Saturday, 11 July 2009
Ghostbusters: The Video Game
What is the primary purpose of a movie tie-in video game? Is it deliver a cutting-edge gaming experience, or is simply to allow players the opportunity to immerse themselves in a familiar, big screen drag act? Ghostbusters: The Video Game opts for the latter, plumping up an outmoded scrap-shooter with acres of Hollywood needling. Character selection unavailable, players are cast as a mute, indistinct everyman. This rookie addition to the Ghostbuster's ranks resembles the sort of man-child that haunts the fringes of Judd Apatow comedies. Interest and enjoyment is maintained through ever present scripted chatter with the rest of the feature film spook slammers. As the game rolls on, group progress splinters into two-man teams, allowing spotlight performance for the old hands. Even Ernie Hudson's oft neglected Winston Zeddemore gets a level to shine, taking exasperated lead whilst marching through a haunted laundromat.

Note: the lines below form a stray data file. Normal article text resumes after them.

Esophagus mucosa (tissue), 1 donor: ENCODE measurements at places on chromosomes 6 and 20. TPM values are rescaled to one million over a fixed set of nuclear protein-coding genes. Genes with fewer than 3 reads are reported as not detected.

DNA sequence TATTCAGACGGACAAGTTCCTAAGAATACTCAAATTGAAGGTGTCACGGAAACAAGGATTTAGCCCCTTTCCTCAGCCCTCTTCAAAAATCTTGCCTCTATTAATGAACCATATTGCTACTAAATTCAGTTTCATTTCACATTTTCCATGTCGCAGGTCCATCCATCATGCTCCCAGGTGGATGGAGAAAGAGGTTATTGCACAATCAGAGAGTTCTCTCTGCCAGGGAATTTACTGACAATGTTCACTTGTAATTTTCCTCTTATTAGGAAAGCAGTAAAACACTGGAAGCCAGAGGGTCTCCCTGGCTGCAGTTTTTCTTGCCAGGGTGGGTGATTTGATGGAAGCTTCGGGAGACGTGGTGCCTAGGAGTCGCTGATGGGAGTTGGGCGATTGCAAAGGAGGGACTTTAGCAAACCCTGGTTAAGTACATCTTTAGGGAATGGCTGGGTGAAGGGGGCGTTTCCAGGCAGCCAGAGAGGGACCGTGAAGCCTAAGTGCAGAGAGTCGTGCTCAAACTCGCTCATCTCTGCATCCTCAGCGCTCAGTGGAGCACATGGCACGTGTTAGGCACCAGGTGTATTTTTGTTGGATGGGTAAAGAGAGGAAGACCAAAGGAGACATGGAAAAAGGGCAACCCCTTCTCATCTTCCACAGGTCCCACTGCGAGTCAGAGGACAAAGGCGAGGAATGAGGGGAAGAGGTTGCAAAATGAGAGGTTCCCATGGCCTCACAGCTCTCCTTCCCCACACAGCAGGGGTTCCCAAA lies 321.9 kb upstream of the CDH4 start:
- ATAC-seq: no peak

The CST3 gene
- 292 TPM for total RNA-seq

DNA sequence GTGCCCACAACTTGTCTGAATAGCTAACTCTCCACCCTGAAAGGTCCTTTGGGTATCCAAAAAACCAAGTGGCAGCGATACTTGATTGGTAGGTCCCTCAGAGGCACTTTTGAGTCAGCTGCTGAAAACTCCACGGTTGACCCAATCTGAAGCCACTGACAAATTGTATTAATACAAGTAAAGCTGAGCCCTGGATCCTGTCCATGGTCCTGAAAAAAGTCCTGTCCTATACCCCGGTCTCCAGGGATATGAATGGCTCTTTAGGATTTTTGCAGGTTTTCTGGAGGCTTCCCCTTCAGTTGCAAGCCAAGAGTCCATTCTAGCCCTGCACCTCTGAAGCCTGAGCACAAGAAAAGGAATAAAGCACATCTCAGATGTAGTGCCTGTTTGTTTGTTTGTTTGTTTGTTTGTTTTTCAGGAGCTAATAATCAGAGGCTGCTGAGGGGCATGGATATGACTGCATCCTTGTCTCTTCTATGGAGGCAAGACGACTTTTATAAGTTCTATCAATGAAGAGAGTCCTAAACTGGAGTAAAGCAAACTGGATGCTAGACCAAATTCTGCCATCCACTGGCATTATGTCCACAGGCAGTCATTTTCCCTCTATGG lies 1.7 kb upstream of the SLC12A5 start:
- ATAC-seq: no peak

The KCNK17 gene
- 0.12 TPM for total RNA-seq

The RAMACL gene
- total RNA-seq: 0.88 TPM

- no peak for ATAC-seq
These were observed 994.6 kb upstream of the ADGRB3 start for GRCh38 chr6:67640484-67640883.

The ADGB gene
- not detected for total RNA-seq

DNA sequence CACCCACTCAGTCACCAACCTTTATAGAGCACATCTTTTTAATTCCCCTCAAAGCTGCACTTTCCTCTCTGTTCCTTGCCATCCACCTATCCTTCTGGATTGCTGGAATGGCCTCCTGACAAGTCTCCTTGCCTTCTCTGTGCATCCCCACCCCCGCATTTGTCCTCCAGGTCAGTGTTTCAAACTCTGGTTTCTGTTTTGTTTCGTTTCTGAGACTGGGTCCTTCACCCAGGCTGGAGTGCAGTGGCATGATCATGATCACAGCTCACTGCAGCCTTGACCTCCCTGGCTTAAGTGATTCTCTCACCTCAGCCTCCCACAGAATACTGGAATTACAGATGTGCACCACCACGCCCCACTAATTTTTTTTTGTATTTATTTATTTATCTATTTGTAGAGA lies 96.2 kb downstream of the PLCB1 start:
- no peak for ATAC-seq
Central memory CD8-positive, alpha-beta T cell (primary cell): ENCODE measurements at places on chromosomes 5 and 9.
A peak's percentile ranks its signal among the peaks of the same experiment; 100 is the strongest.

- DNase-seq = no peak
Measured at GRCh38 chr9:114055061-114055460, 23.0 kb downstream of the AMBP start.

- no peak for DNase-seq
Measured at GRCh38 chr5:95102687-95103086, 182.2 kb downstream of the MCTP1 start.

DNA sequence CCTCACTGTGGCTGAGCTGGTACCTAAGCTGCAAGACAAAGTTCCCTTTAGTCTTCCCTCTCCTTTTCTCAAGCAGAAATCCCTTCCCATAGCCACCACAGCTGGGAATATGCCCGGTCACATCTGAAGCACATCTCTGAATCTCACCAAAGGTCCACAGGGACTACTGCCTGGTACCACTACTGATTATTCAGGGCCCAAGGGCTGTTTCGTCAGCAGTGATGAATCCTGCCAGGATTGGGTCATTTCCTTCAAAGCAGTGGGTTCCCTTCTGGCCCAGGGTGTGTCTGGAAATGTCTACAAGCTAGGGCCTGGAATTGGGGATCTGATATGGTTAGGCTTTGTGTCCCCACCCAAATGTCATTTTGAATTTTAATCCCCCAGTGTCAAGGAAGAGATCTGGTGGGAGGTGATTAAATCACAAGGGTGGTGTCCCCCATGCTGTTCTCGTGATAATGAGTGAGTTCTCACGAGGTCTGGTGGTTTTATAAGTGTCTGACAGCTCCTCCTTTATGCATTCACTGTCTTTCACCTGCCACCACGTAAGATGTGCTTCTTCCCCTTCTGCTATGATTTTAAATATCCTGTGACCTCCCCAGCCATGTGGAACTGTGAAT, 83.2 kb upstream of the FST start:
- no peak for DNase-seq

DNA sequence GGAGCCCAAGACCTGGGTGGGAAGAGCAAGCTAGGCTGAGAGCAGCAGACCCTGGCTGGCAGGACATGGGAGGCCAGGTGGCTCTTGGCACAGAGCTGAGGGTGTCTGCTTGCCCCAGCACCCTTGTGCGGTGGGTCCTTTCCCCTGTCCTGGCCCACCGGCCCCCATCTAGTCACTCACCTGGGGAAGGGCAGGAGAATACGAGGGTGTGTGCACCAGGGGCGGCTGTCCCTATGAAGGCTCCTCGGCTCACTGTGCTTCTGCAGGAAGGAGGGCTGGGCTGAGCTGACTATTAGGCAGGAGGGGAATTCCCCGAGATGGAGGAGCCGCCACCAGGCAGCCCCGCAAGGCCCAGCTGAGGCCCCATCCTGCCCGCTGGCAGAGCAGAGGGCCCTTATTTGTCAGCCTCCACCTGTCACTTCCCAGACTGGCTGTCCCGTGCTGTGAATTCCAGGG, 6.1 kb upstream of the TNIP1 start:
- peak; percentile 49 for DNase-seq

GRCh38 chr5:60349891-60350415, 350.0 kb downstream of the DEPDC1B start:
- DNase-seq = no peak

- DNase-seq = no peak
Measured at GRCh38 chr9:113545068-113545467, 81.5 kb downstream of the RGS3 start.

With interact mechanics that'd embarrass a last gasp PS2 title, Ghostbusters is largely irrelevant as a serious gaming proposition. Difficulty calibrated to err on the frustrating - players must frequently vent their proton pack to avoid overheating, and team-mates must be constantly rescued from downed states, the result of the high intensity slime flinging that passes for opposition. Sure signs of short adventure padding. It's a poor substitute for genuine gaming meat. Luckily, this lemon is enveloped in a suite of chat banter that rarely dips below big screen quality. The writing, by Flint Dille, Patrick Hegarty, John Melchior and John Zuur Platten (with a dialogue polish by Dan Aykroyd and Harold Ramis), is amusing and personable, easily outshining the rather tepid re-heat Ghostbusters 2 movie. Ghostbusters: The Video Game is best played at a novice difficulty setting, better to allow a constant stream of dialogue and situational updates, with less time spent hassling with artificial embellishment.